Hi..

this is not a "which is better" thread, although if you happen to have a reason for thinking so, please share your thoughts.

First I just want to say that I do not want to have any flame wars or arguments or anything like that. Please keep emotional arguments out of this thread!!

On to my question...

I consider myself to be a mid-level or so PHP developer. I love the web and programming for it, and while I am not bored of PHP (still have things to learn!), I feel it is time to spread my wings a bit.

PHP is fantastic for the web, but now I'm ready to move on to hopefully creating some great software for the desktop as well.

My goals are simple. I want to learn a language that will allow me to do nearly anything I can come up with...I have a particular software aimed at young children that I would like to create.
I want the language to also make me marketable to potential employers, so a possible career in the field is a big consideration.

For now, the learning is for fun and self improvement, and hopefully I will be good enough to have a career at some point.

I have narrowed the options down to Python and C++.

I dabbled a little with both...Python looks like it will be much simpler to learn (not easy, but simpler than C++), even though the syntax will take some getting used to after spending a good bit of time in PHP.

C++ is well, C++. From what I understand, it cant be beat in portability or performance, and is just as versatile (if not more so) than Python.
But it looks like it will be a real challenge to master (not that that scares me off). Looks like a much steeper learning curve, and longer to become proficient at.

I simply want a powerful language that will not restrict me much, if at all, in terms of flexibility (if I want to create an app for the web and import it into my PHP coding, I want that option available to me, for example -- as well as create programs/apps for the desktop).

The only catch is that time is an issue .... I dont have time to learn both, it has to be one or the other.

All these things considered, I would love some thoughtful feedback on which language would be best for me.

Thanks for your time!

Given your restrictions, I'd go with Python. If you don't care too much about getting the absolute highest performance, then Python will allow you more flexibility and (contrary to one of the points you make*) portability. If you identify some parts of your Python script that are really slowing you down, you can write it in C++ and call it from Python.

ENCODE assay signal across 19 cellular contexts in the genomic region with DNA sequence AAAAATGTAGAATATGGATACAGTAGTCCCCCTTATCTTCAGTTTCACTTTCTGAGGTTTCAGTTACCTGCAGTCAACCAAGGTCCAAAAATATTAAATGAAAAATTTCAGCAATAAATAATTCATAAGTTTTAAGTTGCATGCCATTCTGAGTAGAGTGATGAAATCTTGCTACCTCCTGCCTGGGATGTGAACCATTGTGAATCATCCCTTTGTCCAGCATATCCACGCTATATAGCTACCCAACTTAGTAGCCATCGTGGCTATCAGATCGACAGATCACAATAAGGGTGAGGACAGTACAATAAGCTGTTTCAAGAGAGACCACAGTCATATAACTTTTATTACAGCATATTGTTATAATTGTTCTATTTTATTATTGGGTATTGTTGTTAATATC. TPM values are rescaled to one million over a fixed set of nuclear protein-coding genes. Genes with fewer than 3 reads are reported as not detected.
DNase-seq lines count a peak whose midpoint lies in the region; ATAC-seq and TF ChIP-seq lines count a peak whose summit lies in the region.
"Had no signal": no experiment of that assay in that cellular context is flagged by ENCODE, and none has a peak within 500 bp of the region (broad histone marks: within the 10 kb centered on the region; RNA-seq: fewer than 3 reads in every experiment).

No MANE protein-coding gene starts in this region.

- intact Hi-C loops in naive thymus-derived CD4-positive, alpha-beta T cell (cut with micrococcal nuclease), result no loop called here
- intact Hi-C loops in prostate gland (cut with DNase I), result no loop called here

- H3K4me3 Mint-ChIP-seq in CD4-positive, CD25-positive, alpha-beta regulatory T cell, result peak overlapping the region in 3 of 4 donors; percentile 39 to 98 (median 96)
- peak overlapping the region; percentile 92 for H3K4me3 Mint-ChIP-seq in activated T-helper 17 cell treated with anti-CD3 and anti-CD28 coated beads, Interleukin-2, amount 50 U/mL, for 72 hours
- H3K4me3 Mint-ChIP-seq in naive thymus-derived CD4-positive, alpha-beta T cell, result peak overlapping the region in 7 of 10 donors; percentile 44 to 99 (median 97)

There are also several good GUI tool kits with Python bindings (such as Qt, GTK ans wxWidgets), which will be easier to get to grips with than their C/C++ counterparts.

Have fun :0)

* C++ can be portable, but you have to work at it. With an interpreted language like Python, you almost get it for free.

...* C++ can be portable, but you have to work at it. With an interpreted language like Python, you almost get it for free.

I think you'll have to clarify your thoughts on this statement. At its core, the C++ language is by its very nature highly portable. That's why it's used in anything from Gaming to Business to Embedded Systems (i.e. robotics). C++ compilers on the other hand, are platform-specific, no different than Python or Java needing a specific interpreter for the target platform (which was probably written in C++ by the way). As long as you write proper code, and use the proper libraries (i.e. no "conio.h" or "windows.h", etc...), it will work on any platform.

What's not portable about the language is third-party libraries. A very large portion of them are platform-specific.

Edited 5 Years Ago by Fbody: n/a

The structure and syntax of PHP and C++ are very similar. Myself, if I were already proficient in PHP, then C++ won't be that difficult to learn, and more useful than Python if you want to get into systems programming. Python is a great tool for building utilities, but for the really heavy lifting, C++ is, IMHO, hands-down a better choice.

Edited 5 Years Ago by rubberman: n/a

Comments
Would have said the same thing, but I don't know Python.
This article has been dead for over six months. Start a new discussion instead.